Just about everyone agrees that the Cleveland Cavaliers’ biggest need this offseason is depth and production at the wing position, especially when it comes to 3-point shooting.
This season, Cleveland had only three rotation players who shot at least 36.0 percent from 3-point range: Darius Garland, Kevin Love and Rajon Rondo.
The Cavs will likely have to look to the trade market for a serious remedy to this issue unless they luck out and draft someone who will immediately light it up from the outside on a consistent basis.
One sharpshooting wing who may become available via trade is Gordon Hayward, who currently plays for the Charlotte Hornets.
The Hornets are reportedly looking to shed some salary, and it may result in Hayward suiting up for a new team.
He has been an outstanding 3-point shooter over the years, but the question is if he would be the right wing for the Cavs to go after.
Hayward Is The Type Of Player Who Could Help Cleveland’s Shooting Woes
Hayward, a 6-foot-7, 225-pound small forward, has been one of the NBA’s better outside shooters for several years now.
His 3-point shooting percentage has fluctuated a bit from year to year, but by the 2016-17 season, he was peaking, as he averaged 21.9 points a game and shot 39.8 percent from beyond the arc.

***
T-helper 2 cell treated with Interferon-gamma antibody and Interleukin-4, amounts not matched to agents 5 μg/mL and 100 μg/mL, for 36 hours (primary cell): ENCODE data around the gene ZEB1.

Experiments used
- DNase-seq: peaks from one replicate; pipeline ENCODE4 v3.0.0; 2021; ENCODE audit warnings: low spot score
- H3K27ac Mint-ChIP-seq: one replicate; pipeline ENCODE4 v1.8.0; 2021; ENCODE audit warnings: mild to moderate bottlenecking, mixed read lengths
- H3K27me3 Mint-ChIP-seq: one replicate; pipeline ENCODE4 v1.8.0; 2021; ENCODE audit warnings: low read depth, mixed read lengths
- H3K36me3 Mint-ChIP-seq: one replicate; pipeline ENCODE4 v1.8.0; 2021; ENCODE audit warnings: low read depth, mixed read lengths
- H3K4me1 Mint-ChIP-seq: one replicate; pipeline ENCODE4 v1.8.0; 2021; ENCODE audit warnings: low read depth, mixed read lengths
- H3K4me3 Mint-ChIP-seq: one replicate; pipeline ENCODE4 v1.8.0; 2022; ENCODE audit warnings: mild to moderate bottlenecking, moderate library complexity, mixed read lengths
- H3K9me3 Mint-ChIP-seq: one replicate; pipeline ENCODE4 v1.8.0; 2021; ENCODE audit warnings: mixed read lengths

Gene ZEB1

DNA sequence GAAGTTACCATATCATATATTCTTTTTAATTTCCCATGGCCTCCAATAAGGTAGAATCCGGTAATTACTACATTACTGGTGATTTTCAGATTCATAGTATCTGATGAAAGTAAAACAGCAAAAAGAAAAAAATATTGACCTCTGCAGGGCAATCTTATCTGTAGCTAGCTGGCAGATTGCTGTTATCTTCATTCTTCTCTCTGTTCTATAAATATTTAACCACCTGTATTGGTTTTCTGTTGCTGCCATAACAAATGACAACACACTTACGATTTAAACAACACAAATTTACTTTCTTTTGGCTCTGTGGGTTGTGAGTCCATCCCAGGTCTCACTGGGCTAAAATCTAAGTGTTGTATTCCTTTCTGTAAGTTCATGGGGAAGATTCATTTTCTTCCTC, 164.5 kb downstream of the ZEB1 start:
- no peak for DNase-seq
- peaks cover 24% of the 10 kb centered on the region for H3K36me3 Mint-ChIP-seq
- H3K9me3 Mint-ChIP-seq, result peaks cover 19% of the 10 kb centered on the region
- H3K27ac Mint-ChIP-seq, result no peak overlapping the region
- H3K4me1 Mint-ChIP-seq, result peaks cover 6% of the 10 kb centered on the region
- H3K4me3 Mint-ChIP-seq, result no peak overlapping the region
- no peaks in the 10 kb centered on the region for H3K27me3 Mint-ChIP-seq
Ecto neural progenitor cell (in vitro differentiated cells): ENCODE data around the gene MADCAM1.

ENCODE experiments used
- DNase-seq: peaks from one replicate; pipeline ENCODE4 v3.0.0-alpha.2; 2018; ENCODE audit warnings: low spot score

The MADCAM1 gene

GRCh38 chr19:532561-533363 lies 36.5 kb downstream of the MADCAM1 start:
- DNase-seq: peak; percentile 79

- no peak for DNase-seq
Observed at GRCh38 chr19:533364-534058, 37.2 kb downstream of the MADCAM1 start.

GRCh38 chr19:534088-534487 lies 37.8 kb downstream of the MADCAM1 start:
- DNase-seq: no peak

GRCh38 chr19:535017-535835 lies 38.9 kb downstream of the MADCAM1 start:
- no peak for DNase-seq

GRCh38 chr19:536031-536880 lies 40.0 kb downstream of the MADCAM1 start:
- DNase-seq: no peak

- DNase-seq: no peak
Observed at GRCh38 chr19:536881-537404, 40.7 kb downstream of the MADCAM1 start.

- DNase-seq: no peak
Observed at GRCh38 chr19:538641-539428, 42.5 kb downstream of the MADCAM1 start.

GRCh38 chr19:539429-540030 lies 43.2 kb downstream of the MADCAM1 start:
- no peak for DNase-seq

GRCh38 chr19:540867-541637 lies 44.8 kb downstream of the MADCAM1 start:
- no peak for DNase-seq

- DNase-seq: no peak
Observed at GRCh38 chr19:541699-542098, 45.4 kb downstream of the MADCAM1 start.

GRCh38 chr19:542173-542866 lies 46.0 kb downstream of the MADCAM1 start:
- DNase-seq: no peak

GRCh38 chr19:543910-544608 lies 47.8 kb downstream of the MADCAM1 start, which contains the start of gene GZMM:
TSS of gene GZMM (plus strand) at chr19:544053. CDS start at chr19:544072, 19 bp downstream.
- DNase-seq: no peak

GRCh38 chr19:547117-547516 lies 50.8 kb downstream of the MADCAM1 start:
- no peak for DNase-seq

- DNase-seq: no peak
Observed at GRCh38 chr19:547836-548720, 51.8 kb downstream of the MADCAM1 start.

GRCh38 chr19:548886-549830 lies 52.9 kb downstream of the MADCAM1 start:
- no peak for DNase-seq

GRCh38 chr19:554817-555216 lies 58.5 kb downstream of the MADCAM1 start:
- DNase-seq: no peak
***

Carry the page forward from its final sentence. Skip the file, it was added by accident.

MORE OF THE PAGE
That year, he made it to the NBA All-Star team for the first time.
But the following season, disaster struck, as he suffered a gruesome foot injury on national television in the very first game of the year, just after signing a huge contract with the Boston Celtics.
He missed virtually the entire season, and he spent the whole 2018-19 campaign simply getting his sea legs back.
The past three seasons, Hayward has largely returned to the player he was before the injury, especially on the offensive end.
Gordon Hayward gets out to a half career-high 28 PTS in the opening two quarters on NBA League Pass! pic.twitter.com/a1l7pWzS2y
— NBA (@NBA) January 12, 2021
He is more than just a long-range bomber, as he can attack the hoop and finish, and he is an accurate finisher near the rim.
GORDON HAYWARD WINS THE GAME ♨️ pic.twitter.com/geEFFCm2Rm
— Bleacher Report (@BleacherReport) January 25, 2021
He can also facilitate a bit – he has a career average of 3.6 assists per game.
Although Hayward is no defensive stopper, he also isn’t a slouch in that department either.
— Adam Kaufman (@AdamMKaufman) November 27, 2018
The Two Problems With A Hayward Trade
Even though he is now nearly five years removed from his gruesome injury, Hayward still has trouble staying healthy, and he has missed many games over the last three seasons.
Games played the last two seasons:
Gordon Hayward 103
Myles Turner 99
Durability should be a concern in any Turner trade as it would be for any team trading for Hayward. pic.twitter.com/xPEn9uINK7
— James Plowright (@British_Buzz) June 15, 2022
There is an old saying that one’s best ability is availability, and Hayward’s continued injury problems put a big dent in his overall value to his team.
Then there is the matter of his contract.
Hayward is owed just over $30 million for each of the next two seasons, and although he is still a good player, he simply isn’t worth that much money, especially when one factors in the fact that he cannot remain healthy throughout the season.
With big extensions due to Darius Garland, Evan Mobley and perhaps Collin Sexton, the Cavaliers simply shouldn’t be paying $30 million a year to a player with the flaws that Hayward has.